Change is usually very stressful for people. Some people thrive on it, but by no means everybody. So ask yourself about any change that is taking place, and how far that might be stressing people?
Ask yourself: “Am I giving out information that is stressful?” Let’s say, for example, your organisation is struggling financially.
What are you doing with that?
Am I saying to the staff, “We’re under threat, we’re under threat”, and then am I hoping that by saying that somehow they’ll work harder?
Typically, what happens is they work less hard without even recognizing it, because their stress levels are climbing. They’ve got their mortgages to pay, their children to care for, they’ve got the car to upkeep; all the expenses of the modern world and the western society. And what you are saying to them is, “It is under threat, it’s under threat.”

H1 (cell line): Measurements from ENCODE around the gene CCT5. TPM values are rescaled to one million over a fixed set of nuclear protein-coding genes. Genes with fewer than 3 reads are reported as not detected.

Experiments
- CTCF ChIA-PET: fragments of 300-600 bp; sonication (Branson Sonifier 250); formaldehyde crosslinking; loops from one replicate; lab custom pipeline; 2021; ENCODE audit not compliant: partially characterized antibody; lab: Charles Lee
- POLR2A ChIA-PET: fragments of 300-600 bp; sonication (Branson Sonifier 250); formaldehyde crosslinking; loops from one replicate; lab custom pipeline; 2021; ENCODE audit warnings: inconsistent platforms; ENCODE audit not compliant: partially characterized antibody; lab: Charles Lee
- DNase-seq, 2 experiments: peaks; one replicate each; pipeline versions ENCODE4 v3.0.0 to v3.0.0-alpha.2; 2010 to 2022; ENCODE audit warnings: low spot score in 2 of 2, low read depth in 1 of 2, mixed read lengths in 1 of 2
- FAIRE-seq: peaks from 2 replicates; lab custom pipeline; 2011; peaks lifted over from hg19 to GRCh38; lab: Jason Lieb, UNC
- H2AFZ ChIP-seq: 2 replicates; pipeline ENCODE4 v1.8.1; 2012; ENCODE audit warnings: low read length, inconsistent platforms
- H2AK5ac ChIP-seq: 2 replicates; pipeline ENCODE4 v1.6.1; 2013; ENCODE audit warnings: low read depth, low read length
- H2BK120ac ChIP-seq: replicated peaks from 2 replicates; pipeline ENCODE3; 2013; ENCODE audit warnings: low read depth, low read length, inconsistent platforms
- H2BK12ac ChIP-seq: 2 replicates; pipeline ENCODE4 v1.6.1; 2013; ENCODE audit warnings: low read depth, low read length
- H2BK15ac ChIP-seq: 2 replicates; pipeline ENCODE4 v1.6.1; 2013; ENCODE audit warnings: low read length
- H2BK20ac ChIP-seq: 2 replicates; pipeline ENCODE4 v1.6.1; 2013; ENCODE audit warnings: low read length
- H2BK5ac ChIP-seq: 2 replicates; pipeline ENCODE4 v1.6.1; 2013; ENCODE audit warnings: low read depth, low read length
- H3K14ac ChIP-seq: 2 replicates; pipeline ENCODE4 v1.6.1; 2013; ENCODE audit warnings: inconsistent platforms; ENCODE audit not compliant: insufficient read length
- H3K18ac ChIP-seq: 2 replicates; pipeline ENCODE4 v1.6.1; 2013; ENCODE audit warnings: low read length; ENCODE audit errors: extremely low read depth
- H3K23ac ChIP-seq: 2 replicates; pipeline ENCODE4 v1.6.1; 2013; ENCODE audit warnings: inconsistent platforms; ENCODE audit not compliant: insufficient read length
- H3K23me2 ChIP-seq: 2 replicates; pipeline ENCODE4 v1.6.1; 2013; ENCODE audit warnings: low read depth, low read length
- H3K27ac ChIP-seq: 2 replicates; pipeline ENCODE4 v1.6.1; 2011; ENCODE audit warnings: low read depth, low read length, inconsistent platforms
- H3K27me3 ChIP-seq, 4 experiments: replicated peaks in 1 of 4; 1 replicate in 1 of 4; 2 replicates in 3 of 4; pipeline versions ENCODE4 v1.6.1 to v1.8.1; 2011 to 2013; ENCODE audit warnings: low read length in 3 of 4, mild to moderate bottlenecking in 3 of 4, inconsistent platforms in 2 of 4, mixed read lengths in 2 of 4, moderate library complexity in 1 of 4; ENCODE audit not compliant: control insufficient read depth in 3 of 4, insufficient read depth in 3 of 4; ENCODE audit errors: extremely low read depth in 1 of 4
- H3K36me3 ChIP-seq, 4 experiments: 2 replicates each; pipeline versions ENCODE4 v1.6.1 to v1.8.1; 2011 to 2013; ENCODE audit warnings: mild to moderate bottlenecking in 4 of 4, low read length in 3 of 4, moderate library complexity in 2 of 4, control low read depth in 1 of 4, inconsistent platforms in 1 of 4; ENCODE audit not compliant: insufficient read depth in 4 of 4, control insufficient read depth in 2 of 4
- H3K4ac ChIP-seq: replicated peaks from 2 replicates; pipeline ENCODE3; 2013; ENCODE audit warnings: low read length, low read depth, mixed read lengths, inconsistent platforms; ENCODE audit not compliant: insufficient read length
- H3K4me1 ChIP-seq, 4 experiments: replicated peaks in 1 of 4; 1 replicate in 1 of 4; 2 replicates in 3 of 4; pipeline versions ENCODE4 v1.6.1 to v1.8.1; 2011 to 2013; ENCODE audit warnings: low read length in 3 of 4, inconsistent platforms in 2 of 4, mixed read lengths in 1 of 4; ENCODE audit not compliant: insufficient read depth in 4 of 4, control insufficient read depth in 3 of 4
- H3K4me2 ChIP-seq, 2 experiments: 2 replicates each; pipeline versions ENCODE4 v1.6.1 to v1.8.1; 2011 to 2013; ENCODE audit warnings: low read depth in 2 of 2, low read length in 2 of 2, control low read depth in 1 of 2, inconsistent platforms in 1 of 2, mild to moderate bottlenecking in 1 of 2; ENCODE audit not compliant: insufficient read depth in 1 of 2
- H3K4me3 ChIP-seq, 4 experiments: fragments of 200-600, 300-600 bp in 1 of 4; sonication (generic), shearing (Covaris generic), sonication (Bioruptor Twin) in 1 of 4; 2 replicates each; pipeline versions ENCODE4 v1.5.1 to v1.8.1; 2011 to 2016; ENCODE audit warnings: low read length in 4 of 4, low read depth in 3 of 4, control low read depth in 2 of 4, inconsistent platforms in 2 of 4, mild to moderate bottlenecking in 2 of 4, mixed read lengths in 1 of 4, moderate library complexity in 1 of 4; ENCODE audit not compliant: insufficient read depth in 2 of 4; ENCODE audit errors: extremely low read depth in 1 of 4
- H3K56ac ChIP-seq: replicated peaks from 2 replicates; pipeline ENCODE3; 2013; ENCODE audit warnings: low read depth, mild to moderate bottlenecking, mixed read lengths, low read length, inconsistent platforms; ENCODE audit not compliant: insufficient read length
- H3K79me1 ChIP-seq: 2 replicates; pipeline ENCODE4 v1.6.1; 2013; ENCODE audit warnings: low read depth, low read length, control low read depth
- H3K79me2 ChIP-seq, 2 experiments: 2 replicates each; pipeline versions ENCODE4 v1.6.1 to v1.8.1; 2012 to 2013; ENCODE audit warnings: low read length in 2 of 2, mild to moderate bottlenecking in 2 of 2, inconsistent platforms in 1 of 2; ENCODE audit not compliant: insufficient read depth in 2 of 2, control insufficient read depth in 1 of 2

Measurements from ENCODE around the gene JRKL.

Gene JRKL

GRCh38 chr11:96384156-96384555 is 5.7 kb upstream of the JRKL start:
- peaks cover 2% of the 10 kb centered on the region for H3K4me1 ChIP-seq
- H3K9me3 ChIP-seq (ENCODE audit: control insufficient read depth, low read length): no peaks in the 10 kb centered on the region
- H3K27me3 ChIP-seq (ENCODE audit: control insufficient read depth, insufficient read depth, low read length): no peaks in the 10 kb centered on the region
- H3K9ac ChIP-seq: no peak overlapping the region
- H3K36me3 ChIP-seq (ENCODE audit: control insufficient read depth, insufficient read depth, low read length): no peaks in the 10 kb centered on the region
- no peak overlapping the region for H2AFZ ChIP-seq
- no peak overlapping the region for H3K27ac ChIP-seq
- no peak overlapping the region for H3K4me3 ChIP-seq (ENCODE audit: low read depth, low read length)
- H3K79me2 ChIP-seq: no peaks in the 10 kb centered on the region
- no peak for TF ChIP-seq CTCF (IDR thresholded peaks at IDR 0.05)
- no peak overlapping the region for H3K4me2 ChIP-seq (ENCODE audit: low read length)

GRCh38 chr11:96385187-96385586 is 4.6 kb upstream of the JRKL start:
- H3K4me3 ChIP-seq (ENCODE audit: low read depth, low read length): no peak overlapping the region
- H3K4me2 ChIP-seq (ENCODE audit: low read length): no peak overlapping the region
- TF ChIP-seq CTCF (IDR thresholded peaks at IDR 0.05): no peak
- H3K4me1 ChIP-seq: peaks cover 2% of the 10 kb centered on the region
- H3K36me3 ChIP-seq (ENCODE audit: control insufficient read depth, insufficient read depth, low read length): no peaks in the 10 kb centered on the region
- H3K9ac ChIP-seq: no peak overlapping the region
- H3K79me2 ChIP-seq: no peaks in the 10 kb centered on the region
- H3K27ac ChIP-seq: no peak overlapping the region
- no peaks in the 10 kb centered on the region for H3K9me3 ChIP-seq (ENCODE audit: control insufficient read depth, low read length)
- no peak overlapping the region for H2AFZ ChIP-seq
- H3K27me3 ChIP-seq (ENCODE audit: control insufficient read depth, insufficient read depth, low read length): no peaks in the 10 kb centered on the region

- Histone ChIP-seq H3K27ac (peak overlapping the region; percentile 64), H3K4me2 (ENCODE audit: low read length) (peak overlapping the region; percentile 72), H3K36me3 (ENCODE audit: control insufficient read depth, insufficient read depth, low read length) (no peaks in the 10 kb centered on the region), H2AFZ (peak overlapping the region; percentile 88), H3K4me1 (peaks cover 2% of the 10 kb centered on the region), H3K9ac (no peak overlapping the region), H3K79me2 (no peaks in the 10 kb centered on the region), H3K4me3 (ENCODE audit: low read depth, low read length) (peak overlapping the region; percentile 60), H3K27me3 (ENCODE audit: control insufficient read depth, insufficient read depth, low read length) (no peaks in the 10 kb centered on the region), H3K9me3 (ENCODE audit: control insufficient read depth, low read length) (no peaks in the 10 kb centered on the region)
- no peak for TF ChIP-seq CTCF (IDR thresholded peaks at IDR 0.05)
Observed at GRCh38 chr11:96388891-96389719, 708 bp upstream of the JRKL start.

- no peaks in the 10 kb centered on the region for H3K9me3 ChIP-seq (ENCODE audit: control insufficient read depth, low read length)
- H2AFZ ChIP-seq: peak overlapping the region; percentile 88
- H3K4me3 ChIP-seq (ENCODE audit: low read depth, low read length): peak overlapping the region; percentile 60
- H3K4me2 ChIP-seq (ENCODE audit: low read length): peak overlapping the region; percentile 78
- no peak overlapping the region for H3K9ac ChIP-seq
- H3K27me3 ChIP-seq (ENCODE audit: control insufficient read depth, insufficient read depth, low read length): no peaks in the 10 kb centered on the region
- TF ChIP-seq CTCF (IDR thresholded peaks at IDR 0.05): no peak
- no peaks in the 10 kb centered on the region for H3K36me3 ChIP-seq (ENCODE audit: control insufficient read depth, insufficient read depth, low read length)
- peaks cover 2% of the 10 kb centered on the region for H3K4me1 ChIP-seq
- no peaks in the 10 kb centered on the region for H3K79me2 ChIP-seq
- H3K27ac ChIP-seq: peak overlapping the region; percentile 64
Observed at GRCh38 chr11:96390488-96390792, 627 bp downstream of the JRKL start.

Living with that day by day, powerless to do anything about it, that’s extremely stressful.
Not Engaging the Wisdom Pool to Solve Problems
What you need to do in circumstances of the kind mentioned above is to allow the staff in to try to solve the problem. Then they will own the problem along side you and work as a team, they will feel empowered and they’re doing their best to try and save the situation.
It is enormously important to feel like you can at least weigh in to solve the problem.
So, trying to solve that problem for them, without engaging their wisdom, and then telling them how it’s going will only result in increased stress.
I think that we need to use what we’ve been calling the “wisdom pool” a whole lot more. Getting the thinking of the people engaged in solving the problem and not just the thinking of the leader. Do you do that when there are problems to solve?
People Watching – Body Language
One of the things we can do is develop the ability to understand body language.
If, for instance, somebody is wringing their hands and you say to them, “How are you?” and they reply “I’m fine.” Because they are wringing their hands, if you think they’re fine, you’re actually blind. They are showing you in their being that they are not fine.